The knockout stage was good; the four best teams made it to the semifinals, and yes, I include Brazil in that, because “making it to the semis” is different from “actually playing in the semis”. The Brazil that won its group and won its first two knockout games was one of the best teams in the tournament– that is, as long as Neymar was on the field. Without him, the team just plain quit. It is apparent that Neymar’s greatest impact was psychological. It shouldn’t have been, because Brazil always has talent, and should never think they have to rely so heavily on just one player. Their collapse reflects poorly on the players, but lies squarely on the coach, and it’s good that Scolari and his entire staff resigned.

I don’t know if this year’s knockout stage was my favorite. I’d probably have to go with 1990. West Germany, Italy, and England were chock-full of stars, and though I was rooting for Italy, I could live with either ze Germans or the Last Good English Team winning. But what heightened the drama was Argentina’s run to the final that year. Maradona was an out-and-out villain, and Argentina played very negatively, but it worked. They finished third in their group and barely advanced (Maradona used the “Hand of God” to stop the Soviets from scoring), they squeezed past Brazil in the second round (there’s reason to believe that Argentinian trainers put tranquilizers in Brazil’s water bottles– I’m not making that up), and they beat Yugoslavia and Italy on penalties. It was ugly to watch, and it was disturbing to see such blatant, vicious, cheating bus-parkers get closer and closer to the final. And in the final, it looked like it could happen again: despite missing four suspended starters, being outshot 15-1, and getting the first red card in a World Cup final ever, Maradona and his partners-in-crime were just a few minutes away from getting to extra time when the ref gave West Germany a PK. Ze Germans scored, and won 1-0. The PK was a bit of a gift, but at least it saved us all from the horror and travesty of watching Maradona lift the World Cup again.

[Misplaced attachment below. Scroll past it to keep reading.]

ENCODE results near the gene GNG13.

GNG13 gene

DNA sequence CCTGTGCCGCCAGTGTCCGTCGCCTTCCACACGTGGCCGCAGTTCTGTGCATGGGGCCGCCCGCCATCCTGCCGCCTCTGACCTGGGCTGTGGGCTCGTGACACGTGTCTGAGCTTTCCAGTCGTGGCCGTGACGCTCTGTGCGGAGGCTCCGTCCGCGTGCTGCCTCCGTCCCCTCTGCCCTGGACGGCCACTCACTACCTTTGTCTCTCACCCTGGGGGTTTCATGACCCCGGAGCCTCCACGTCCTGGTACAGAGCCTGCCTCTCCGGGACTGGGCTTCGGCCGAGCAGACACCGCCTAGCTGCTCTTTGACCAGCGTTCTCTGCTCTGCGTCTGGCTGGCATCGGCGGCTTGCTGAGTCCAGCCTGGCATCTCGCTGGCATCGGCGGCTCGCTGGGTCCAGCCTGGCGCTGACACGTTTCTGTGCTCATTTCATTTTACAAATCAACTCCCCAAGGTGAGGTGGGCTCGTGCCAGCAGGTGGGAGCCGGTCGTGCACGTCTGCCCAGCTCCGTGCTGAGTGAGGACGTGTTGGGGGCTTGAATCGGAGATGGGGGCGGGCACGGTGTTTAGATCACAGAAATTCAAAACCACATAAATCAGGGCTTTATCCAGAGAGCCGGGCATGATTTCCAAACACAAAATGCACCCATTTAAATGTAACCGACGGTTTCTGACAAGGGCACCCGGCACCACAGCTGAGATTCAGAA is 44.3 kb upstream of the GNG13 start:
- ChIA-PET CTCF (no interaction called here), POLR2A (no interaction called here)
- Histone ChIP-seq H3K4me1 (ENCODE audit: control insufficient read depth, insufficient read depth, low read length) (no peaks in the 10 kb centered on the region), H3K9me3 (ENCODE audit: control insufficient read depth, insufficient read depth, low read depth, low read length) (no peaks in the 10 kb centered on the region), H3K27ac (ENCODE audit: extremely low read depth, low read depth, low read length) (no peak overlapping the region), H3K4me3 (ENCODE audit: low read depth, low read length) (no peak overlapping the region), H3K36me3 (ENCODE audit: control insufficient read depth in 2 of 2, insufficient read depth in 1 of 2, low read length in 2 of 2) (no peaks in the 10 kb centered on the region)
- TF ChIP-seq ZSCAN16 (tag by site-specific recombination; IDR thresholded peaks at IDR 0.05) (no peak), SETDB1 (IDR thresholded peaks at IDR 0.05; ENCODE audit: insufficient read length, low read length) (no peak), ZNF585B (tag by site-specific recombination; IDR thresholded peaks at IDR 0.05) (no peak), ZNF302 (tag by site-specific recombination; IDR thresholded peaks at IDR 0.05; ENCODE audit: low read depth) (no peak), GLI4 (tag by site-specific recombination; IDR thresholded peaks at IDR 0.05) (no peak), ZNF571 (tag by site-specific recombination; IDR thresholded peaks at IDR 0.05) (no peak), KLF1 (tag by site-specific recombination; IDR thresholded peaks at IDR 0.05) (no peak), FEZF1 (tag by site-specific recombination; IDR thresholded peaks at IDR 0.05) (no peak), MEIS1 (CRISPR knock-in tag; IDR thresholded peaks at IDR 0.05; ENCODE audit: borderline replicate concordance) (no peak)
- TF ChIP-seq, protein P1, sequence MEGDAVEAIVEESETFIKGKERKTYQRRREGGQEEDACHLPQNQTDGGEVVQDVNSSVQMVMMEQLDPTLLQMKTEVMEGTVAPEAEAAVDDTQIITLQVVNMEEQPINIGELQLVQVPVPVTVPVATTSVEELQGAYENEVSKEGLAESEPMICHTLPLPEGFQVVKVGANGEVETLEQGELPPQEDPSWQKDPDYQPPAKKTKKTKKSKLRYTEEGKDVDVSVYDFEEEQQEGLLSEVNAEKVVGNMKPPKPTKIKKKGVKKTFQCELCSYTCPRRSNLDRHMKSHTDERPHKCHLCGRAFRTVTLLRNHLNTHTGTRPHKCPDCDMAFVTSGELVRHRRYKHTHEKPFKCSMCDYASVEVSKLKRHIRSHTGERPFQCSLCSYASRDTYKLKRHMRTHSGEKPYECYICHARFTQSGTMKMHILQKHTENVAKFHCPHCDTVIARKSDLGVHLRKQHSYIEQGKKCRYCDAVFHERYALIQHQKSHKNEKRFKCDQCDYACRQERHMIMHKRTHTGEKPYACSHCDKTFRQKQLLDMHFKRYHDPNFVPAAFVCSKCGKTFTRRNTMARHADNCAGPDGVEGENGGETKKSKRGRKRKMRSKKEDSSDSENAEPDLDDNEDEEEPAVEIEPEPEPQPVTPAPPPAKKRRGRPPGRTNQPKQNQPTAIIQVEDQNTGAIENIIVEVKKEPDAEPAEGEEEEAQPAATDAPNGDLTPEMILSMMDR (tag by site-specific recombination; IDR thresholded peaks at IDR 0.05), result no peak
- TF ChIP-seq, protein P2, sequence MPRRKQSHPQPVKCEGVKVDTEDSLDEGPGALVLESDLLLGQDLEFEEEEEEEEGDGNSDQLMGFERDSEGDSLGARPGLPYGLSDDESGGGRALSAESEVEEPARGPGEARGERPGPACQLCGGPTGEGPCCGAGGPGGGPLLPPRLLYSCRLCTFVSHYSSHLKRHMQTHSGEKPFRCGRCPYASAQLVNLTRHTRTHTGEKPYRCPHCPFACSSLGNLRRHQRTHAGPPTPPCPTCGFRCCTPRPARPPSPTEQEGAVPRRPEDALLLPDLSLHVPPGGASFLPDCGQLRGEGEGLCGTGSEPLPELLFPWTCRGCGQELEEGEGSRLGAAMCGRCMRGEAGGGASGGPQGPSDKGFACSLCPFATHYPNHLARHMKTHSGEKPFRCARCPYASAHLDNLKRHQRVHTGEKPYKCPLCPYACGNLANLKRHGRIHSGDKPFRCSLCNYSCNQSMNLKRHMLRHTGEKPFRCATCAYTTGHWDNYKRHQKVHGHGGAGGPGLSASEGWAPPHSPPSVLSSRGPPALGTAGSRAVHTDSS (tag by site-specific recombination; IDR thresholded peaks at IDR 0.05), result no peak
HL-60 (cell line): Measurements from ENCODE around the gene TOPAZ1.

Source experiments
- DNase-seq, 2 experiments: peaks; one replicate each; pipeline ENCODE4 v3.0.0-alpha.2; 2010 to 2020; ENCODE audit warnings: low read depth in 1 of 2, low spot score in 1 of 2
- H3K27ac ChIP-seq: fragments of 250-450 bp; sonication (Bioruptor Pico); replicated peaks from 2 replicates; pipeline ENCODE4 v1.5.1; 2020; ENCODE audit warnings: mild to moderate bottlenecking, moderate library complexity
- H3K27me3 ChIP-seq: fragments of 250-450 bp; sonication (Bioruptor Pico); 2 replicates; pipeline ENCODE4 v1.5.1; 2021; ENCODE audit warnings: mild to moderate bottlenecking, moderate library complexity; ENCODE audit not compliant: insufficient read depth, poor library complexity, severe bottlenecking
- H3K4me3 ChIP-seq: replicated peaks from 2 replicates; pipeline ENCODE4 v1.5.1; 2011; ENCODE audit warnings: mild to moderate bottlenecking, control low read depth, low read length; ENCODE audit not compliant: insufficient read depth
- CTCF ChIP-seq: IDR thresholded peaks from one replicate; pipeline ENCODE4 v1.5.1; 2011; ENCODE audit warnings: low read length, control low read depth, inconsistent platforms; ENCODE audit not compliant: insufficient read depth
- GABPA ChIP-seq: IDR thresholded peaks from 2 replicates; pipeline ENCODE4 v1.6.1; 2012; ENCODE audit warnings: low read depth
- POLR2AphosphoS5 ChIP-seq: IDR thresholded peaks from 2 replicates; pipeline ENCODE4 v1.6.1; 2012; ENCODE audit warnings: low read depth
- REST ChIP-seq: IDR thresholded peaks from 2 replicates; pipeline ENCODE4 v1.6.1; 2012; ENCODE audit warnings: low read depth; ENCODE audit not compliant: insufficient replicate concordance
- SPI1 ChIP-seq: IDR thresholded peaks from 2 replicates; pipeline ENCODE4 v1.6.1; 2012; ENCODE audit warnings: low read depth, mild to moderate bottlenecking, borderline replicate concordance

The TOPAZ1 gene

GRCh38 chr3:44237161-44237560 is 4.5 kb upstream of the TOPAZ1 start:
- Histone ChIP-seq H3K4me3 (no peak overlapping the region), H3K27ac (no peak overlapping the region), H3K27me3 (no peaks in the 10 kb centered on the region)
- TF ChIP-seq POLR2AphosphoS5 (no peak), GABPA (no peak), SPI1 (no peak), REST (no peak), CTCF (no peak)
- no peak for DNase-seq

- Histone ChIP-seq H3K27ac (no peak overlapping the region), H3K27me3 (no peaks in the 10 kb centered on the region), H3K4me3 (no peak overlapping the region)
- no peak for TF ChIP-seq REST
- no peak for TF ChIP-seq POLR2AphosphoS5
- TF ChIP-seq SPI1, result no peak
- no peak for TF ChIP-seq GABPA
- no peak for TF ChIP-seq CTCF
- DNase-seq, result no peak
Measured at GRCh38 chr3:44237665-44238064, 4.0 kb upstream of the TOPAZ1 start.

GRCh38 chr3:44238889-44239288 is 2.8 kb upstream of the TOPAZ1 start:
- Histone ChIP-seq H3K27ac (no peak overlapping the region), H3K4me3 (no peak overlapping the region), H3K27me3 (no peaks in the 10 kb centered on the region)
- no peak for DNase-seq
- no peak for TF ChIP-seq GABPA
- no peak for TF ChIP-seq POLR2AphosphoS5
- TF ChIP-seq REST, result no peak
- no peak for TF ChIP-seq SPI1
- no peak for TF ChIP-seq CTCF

…I’m still bitter about Italy losing that semi.